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Hi Everyone:<br><br>
I am pretty new to this forum, but have a question. My 8 year old 3rd grader is refusing to go to school. She has had anxiety problems all of her life, but now, with the stress of a new school year, she is totally overwhelmed. She really likes her school (private, with lots of parental involvement and 2 siblings there) but she says it is basically too much and she misses me too much being away all day. She cries, vomits, stomach cramps, diarrhea, hides, etc. in order to not go to school. Once there she cries off and on all day. School sent her home last week. Dr. gave her Zoloft and order counseling to start this week. So, here's the question: Anyone else go through this, either themselves as children or with your own children? Ideas? Maybe just take her out and homeschool? We are in desperate need of some help!!! Thanks in advance!!!
 

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Is it possible for you to go with her and maybe be in the classroom for part of the day until she gets used to it? The mother of one of the children in my DS' class did this in third grade (they'd recently moved to the area and her DS was very nervous). It worked out very well, and she was able to leave him in the classroom on his own after a few weeks.<br><br>
I would say that homeschooling would help as far as continuing her education, but not help her to overcome her social anxiety. That, of course, is just my opinion.<br><br>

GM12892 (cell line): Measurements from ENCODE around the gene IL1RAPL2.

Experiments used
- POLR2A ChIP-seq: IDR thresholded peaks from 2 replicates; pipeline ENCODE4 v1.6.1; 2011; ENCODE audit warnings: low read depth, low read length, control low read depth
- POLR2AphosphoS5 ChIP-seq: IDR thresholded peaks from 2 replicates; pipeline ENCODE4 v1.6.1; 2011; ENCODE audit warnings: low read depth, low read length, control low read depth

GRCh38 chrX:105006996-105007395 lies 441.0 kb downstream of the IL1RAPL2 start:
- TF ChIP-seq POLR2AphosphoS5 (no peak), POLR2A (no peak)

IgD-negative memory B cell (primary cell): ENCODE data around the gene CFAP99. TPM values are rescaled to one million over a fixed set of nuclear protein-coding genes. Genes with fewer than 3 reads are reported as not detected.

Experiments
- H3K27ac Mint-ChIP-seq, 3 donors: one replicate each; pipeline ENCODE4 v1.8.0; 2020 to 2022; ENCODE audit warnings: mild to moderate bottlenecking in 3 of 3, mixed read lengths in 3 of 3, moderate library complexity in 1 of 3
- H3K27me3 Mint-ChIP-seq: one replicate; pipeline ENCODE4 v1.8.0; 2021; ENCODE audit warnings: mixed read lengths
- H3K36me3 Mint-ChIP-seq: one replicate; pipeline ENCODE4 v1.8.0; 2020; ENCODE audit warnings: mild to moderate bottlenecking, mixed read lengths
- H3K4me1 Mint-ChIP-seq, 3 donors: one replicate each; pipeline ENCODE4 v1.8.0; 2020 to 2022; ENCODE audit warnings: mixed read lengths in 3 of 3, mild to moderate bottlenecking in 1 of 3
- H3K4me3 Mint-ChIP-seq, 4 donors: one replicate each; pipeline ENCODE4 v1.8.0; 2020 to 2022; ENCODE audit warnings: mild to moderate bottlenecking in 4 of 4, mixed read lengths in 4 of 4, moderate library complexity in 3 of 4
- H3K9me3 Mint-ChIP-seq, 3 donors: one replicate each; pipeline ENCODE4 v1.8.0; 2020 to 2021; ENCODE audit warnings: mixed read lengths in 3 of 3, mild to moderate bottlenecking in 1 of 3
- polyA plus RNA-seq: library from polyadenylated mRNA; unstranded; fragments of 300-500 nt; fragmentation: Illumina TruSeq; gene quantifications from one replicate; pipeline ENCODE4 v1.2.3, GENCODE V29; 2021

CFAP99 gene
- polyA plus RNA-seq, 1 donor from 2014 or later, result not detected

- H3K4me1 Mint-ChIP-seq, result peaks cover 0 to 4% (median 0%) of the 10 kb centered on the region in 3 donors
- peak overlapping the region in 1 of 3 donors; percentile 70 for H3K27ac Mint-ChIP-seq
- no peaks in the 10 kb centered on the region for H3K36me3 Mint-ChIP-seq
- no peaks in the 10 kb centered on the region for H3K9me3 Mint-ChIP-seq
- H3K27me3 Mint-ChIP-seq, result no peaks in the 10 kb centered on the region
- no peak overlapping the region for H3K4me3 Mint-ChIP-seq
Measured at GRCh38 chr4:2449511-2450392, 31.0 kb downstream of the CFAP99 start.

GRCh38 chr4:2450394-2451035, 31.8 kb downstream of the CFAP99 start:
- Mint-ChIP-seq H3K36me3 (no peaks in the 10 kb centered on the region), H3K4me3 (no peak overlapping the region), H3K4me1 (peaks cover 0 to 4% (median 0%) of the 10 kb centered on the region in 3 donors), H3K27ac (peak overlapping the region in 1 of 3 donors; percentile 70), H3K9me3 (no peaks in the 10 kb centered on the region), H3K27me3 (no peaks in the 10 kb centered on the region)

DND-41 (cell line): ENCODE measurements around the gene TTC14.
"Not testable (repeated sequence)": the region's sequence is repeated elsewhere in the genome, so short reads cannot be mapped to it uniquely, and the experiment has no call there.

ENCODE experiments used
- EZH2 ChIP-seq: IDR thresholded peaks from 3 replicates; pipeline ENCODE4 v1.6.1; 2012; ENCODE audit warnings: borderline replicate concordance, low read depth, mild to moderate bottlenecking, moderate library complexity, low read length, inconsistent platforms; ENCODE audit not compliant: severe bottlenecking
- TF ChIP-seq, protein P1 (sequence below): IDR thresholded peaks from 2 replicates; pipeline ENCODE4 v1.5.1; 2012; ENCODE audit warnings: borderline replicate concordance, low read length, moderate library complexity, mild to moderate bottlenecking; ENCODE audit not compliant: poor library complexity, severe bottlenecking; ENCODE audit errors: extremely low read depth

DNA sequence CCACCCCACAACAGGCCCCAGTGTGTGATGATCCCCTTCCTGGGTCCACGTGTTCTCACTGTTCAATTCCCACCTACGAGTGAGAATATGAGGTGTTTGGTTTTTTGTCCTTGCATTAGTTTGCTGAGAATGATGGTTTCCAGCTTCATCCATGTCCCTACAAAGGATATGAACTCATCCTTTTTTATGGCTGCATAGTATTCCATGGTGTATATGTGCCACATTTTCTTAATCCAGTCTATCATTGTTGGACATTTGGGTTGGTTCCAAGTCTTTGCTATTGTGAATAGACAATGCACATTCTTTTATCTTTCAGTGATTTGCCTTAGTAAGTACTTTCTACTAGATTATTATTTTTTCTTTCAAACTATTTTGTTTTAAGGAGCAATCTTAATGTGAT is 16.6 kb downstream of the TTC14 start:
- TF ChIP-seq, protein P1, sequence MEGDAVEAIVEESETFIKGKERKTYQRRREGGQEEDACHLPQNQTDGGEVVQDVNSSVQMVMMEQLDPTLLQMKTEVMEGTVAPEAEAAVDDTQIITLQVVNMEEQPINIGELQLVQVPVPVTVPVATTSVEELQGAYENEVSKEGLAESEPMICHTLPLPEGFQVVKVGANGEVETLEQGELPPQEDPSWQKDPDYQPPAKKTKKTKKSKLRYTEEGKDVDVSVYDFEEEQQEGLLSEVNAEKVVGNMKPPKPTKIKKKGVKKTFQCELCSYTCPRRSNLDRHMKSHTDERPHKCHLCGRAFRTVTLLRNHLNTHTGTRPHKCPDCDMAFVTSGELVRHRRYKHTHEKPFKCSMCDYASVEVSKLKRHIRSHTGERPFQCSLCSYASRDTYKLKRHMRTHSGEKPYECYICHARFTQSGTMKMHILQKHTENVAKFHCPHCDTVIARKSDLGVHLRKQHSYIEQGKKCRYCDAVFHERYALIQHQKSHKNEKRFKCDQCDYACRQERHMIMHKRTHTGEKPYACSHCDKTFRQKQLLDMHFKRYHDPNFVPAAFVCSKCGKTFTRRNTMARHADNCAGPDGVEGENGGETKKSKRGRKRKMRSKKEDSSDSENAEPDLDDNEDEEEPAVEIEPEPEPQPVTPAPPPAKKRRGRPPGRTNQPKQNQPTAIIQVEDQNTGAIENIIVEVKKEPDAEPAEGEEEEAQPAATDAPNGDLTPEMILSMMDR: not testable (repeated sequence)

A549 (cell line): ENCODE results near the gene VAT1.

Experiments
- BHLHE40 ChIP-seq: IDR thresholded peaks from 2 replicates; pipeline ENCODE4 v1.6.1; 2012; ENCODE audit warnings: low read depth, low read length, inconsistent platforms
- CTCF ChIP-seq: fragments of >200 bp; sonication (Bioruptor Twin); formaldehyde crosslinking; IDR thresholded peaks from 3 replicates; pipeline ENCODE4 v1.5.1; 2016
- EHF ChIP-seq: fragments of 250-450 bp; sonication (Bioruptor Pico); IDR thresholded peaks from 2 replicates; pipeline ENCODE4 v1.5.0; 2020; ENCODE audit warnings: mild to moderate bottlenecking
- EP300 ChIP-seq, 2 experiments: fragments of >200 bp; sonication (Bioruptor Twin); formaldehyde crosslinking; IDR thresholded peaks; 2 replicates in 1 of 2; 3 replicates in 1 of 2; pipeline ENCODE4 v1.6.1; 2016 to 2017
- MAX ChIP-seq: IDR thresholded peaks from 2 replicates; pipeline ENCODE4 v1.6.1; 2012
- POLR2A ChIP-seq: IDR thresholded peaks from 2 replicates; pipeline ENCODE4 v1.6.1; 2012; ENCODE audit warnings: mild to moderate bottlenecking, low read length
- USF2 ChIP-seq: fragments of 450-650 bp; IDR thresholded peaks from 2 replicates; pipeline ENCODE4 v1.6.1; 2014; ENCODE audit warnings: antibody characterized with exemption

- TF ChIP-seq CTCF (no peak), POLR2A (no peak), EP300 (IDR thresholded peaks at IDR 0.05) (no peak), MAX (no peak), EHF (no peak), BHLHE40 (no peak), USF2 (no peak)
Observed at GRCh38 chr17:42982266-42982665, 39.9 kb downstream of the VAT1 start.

Good luck!
 

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This is going to sound like an odd question, but has she had a strep throat infection lately? There is a very uncommon form of severe anxiety (known as PANDAS) that is triggered by a strep infection. Zoloft is a good choice for this, but takes a little while to kick in.<br><br>
My suggestion is that if your long-term plan is learning at school (not at home) then you should persist with it at this point, and not back down. Sometimes our children are really looking for us to be strong about supporting them. I know of a boy who developed social anxiety related to school at age 11. They chose to homeschool, and 4 years later they are still doing it; he never could go back, because they gave him the choice.<br><br>
Can she say anything about what bothers her there? Are the social demands feeling hard? (3rd grade they begin to get fairly complicated). Does she have sensory issues that make school uncomfortable (lights, noises, smells, touch, etc.) Would some support in school be helpful; somewhere she could go to just "chill out" for awhile--like a school counselor's office? If she really does have diagnosed anxiety, the school can qualify her under a 504 plan as a "child in need of accommodations" to make her schooling a success--clearly her difficulty is getting in the way of regular learning.<br><br>
Also, can you give her a transitional object to take with her==a piece of fabric with your soap smell on it, a photo, a "totem" that she and you decide is to let her know you are with her in spirit?<br>